I have a whole floor board full of bags on my passenger side.  It works great as long as I remember to bring them into the store with me and as long as I don't have passengers up front.  They take up room and are often piled in a messy heap.  Then they get strewn all over my kitchen after I carry groceries in. 

The solution??  Envirosax!  These are well, revolutionary.  I ordered some off a discount deal of the day website for 50% off.  They are all Sesame Street characters, but there is a whole line of different designs and themes.  The best thing is that these bags roll up to same length as my cell phone.  I can throw them in my purse, in the storage pocket behind the passenger or driver seat, or toss a couple on the floor of the car with plenty of room for a passenger or other bags. 

It takes about 5 seconds to roll them back up, and they come with instructions.  You trifold them, roll, and snap...and then hide them so said children do not get a kick out of unsnapping them.  They have an easy shoulder strap that fits nicely and comfortably over your shoulder.  The other thing that I like is that they are very large.  Some of my other bags do not expand much and do not hold more that a couple of items.  You can load these babies up!  Once my other bags wear out, I think these are all I will use.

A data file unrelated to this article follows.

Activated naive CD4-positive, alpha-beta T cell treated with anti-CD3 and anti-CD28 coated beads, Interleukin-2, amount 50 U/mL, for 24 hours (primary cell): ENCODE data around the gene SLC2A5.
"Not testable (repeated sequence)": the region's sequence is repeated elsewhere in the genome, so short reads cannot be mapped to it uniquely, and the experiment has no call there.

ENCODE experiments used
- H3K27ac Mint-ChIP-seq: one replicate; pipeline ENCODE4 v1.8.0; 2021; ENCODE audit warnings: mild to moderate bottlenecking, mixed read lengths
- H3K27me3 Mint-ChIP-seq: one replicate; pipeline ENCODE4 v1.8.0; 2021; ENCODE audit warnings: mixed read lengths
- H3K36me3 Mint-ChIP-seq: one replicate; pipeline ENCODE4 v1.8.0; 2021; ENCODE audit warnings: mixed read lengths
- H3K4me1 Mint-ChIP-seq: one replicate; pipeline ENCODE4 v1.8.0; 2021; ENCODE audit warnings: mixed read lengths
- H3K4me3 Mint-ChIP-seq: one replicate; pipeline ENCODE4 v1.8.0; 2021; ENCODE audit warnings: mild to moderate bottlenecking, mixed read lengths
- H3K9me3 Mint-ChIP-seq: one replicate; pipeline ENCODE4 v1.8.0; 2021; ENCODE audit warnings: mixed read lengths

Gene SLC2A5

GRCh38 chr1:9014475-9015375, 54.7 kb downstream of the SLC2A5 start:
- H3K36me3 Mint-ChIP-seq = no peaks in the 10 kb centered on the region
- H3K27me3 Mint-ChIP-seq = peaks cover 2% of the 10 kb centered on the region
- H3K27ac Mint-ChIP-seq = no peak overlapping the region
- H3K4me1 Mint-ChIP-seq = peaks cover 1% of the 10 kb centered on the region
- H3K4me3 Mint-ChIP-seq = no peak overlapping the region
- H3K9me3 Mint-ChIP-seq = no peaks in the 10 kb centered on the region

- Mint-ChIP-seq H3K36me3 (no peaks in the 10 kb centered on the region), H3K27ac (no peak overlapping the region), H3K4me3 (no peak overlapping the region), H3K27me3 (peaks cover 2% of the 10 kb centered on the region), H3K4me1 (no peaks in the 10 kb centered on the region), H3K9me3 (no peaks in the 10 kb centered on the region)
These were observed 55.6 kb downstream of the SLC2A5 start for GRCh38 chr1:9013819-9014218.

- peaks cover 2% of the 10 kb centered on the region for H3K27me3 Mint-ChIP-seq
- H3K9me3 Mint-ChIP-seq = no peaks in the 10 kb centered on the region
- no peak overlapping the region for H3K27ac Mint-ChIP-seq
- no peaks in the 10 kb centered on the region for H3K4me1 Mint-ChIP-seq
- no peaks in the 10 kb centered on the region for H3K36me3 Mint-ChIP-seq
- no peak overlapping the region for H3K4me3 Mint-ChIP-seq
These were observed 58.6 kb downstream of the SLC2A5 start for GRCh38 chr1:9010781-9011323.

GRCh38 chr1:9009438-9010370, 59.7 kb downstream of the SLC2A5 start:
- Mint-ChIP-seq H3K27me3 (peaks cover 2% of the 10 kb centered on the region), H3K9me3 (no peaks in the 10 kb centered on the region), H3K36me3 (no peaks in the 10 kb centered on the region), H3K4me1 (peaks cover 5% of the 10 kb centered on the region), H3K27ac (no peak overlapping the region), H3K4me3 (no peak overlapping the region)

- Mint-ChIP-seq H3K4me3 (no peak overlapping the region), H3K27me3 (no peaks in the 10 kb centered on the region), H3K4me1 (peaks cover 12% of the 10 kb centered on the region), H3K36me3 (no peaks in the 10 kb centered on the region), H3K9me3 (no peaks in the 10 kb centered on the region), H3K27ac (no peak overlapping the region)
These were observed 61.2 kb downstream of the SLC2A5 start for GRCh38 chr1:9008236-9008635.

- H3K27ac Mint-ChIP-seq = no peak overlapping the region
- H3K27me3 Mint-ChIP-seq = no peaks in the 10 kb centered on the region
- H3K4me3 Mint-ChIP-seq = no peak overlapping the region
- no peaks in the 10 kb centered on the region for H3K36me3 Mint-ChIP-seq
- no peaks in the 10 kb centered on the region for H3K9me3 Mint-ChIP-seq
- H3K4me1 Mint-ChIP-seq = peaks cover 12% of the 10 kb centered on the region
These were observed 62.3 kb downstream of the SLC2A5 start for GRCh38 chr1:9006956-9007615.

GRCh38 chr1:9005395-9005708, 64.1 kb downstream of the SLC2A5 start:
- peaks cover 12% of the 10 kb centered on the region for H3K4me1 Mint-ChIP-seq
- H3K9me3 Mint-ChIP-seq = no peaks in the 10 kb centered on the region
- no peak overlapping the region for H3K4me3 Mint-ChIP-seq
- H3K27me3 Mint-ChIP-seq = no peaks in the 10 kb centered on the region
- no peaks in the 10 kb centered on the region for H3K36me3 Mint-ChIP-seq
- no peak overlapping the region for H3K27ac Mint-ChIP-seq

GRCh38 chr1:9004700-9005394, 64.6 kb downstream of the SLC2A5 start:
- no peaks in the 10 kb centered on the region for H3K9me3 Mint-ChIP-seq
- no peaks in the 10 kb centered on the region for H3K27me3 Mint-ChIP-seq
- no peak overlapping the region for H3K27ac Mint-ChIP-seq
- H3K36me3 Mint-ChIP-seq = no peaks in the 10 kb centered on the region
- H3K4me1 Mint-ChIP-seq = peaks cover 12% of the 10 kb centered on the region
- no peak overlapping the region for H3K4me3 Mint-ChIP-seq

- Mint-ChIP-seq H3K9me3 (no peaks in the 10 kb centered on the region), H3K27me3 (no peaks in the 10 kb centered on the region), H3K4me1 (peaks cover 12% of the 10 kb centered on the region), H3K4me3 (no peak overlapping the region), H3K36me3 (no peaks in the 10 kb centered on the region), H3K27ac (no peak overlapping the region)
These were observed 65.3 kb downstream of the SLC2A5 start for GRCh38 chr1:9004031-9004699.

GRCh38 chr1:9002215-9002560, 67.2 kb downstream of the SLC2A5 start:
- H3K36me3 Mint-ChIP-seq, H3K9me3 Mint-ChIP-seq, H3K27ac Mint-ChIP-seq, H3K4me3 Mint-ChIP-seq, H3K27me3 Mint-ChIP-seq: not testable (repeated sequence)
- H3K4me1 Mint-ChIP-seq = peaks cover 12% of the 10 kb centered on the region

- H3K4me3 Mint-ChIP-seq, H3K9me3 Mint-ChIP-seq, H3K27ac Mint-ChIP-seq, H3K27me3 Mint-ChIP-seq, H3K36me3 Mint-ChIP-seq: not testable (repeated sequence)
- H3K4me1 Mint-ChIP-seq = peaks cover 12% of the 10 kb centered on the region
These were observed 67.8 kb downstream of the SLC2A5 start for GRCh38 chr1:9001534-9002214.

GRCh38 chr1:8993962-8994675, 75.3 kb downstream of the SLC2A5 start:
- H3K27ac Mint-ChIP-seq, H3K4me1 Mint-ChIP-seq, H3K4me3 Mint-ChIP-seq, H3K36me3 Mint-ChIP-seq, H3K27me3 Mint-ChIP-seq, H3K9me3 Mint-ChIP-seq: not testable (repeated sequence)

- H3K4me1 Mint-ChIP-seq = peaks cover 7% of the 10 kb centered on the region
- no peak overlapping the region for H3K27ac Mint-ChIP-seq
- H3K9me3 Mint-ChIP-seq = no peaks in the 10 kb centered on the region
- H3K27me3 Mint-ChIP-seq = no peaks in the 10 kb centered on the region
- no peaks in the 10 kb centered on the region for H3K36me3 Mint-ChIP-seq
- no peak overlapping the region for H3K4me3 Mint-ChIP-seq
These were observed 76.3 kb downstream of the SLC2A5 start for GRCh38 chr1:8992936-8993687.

Friday, February 11, 2011

Milk allergy

A couple of weeks ago, I was worried that Caitlin had a milk protein allergy.  I had just weaned her and had switched her to 50% cows milk.  She suddenly started waking up in the middle of the night screaming.  This happened several nights in a row.  We tried making her room warmer, tried backing off on the cows milk, tried ibuprofen.  She had no other signs of illness, other than more dirty diapers than usual...which fit milk allergy...and a million other things...or nothing.  The only thing that remotely helped was the ibuprofen.  Lee asked if I thought there was any chance it was just teething, but she did not act like she was teething.  Neither of our children have woken up in the middle of the night, for more than one night, due to teething, that I know of.  I decided to check her gums the next morning anyway.......4 teeth!!  One tooth had broken the surface, and there were 3 other tooth bumps.  We continued to give her ibuprofen before bedtime, and she immediately went back to sleeping through the night.

In the meantime, I had to make a plan in case it was a milk allergy.  It didn't fit the picture, but I wanted to be prepared.  Some people feel that cows milk does not need to be a major part of our diet.  While I agree, both of my kids are milk hogs, particularly around this age.  It is comforting and soothing to them.  They honestly get excited about a cup of milk.  So what was I going to do if I was out of breastmilk and she could not drink cows milk??